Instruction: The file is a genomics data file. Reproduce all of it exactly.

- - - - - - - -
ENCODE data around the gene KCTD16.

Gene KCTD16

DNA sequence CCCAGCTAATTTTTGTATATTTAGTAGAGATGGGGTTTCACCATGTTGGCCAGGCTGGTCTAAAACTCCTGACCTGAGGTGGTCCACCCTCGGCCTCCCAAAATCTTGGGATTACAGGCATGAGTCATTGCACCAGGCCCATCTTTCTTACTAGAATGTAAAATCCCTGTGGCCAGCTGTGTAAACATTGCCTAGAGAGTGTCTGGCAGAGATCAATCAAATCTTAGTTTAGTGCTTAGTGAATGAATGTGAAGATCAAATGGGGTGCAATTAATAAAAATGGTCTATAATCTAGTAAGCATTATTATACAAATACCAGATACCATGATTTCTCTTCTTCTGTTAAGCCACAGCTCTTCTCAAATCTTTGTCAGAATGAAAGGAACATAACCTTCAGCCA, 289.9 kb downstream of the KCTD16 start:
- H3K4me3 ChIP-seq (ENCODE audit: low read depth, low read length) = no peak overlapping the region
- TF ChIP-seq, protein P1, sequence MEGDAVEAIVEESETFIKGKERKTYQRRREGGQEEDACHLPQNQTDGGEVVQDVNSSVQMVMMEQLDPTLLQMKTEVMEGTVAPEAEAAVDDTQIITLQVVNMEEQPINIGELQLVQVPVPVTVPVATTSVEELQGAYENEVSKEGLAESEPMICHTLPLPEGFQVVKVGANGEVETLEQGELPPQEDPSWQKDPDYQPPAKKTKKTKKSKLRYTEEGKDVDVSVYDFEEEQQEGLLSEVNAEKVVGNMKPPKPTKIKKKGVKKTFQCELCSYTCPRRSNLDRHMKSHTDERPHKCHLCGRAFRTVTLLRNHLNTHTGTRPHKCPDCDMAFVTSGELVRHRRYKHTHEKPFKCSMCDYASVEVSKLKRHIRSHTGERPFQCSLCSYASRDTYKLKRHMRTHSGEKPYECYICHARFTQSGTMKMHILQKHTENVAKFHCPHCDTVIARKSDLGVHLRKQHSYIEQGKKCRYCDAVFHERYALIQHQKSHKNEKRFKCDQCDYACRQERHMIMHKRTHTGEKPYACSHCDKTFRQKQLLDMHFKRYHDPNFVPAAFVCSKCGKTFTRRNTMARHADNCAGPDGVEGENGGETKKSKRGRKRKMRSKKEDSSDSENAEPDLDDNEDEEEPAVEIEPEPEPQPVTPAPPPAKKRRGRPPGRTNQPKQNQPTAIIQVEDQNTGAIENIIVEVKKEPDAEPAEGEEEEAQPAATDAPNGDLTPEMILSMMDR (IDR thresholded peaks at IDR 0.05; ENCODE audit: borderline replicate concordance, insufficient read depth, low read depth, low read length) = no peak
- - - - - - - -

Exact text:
ENCODE data around the gene KCTD16.

Gene KCTD16

DNA sequence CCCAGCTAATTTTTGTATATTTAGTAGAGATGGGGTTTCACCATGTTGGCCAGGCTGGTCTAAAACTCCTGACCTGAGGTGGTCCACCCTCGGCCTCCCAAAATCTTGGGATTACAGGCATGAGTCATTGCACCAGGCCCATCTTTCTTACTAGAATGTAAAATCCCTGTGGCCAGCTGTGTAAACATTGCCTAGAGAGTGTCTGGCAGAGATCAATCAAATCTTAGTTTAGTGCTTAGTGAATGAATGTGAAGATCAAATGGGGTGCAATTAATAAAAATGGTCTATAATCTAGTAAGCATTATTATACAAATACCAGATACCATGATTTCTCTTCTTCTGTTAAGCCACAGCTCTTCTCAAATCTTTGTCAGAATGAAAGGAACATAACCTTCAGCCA, 289.9 kb downstream of the KCTD16 start:
- H3K4me3 ChIP-seq (ENCODE audit: low read depth, low read length) = no peak overlapping the region
- TF ChIP-seq, protein P1, sequence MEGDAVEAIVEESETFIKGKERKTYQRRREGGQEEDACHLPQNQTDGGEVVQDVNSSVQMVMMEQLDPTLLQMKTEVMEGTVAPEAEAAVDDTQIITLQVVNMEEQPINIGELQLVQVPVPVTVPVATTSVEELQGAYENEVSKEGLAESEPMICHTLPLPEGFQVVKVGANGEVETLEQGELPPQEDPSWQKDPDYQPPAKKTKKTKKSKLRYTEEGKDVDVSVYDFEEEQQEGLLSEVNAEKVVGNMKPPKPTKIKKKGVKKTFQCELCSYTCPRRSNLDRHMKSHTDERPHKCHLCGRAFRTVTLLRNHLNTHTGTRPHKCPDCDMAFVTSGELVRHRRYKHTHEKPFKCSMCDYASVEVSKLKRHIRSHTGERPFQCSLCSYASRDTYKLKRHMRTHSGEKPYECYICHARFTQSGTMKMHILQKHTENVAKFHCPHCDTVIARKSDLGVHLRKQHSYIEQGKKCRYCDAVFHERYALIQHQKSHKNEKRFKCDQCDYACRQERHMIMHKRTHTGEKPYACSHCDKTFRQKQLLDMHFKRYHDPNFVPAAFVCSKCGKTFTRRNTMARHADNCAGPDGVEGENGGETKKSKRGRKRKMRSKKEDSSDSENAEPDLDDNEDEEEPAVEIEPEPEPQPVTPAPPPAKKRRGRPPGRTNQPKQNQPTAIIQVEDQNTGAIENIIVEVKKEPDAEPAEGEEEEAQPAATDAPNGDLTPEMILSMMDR (IDR thresholded peaks at IDR 0.05; ENCODE audit: borderline replicate concordance, insufficient read depth, low read depth, low read length) = no peak